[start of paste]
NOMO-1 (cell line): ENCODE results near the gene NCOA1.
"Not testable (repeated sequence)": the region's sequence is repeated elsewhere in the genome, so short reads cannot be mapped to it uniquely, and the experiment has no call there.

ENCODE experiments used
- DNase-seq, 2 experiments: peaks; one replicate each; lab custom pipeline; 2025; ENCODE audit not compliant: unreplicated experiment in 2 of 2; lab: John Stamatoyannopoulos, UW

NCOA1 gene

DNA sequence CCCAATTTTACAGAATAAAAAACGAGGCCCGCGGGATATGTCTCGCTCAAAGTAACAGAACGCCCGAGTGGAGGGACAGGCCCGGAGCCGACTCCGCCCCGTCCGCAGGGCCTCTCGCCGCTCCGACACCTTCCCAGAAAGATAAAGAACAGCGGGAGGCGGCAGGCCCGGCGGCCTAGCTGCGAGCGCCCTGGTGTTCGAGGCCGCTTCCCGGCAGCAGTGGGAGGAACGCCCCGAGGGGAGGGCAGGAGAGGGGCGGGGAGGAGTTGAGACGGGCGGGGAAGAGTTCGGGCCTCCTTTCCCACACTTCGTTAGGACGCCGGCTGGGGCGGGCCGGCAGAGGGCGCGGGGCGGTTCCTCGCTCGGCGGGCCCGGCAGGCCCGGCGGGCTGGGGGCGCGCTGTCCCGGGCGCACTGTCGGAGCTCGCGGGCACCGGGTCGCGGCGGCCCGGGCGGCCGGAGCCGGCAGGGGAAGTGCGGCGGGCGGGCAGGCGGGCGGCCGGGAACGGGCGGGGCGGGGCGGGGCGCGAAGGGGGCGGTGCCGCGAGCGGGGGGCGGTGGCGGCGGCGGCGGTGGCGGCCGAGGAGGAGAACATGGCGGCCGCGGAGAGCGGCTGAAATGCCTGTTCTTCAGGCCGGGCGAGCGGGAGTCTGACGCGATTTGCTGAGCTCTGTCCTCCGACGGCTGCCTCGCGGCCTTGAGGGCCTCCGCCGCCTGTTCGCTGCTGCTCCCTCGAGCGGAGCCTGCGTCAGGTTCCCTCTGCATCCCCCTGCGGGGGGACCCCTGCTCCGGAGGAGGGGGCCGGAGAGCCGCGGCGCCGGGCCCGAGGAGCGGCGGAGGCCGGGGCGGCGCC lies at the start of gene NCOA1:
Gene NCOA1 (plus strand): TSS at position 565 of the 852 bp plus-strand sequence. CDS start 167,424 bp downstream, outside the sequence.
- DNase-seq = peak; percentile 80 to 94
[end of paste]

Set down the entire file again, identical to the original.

NOMO-1 (cell line): ENCODE results near the gene NCOA1.
"Not testable (repeated sequence)": the region's sequence is repeated elsewhere in the genome, so short reads cannot be mapped to it uniquely, and the experiment has no call there.

ENCODE experiments used
- DNase-seq, 2 experiments: peaks; one replicate each; lab custom pipeline; 2025; ENCODE audit not compliant: unreplicated experiment in 2 of 2; lab: John Stamatoyannopoulos, UW

NCOA1 gene

DNA sequence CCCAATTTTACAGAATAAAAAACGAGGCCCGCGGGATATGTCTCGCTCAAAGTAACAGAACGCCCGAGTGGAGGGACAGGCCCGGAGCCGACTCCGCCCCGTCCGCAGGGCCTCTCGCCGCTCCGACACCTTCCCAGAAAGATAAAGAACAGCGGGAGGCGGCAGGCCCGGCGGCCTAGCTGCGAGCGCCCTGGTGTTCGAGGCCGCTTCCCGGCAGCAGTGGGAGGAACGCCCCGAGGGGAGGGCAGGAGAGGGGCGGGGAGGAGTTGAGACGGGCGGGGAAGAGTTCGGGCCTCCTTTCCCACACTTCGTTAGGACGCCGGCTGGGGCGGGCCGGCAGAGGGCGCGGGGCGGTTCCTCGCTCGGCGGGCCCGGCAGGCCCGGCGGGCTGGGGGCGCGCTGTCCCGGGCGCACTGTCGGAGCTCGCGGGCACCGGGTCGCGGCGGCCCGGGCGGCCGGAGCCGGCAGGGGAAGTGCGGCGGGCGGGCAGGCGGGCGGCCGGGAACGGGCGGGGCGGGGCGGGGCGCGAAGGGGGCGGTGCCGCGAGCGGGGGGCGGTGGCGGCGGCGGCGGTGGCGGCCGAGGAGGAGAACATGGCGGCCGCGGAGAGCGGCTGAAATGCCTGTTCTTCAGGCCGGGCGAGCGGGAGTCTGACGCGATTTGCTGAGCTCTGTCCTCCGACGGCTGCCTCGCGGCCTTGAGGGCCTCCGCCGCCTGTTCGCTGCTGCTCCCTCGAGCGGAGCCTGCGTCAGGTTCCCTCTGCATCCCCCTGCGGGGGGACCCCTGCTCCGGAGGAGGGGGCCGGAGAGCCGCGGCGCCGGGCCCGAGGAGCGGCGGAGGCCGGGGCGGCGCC lies at the start of gene NCOA1:
Gene NCOA1 (plus strand): TSS at position 565 of the 852 bp plus-strand sequence. CDS start 167,424 bp downstream, outside the sequence.
- DNase-seq = peak; percentile 80 to 94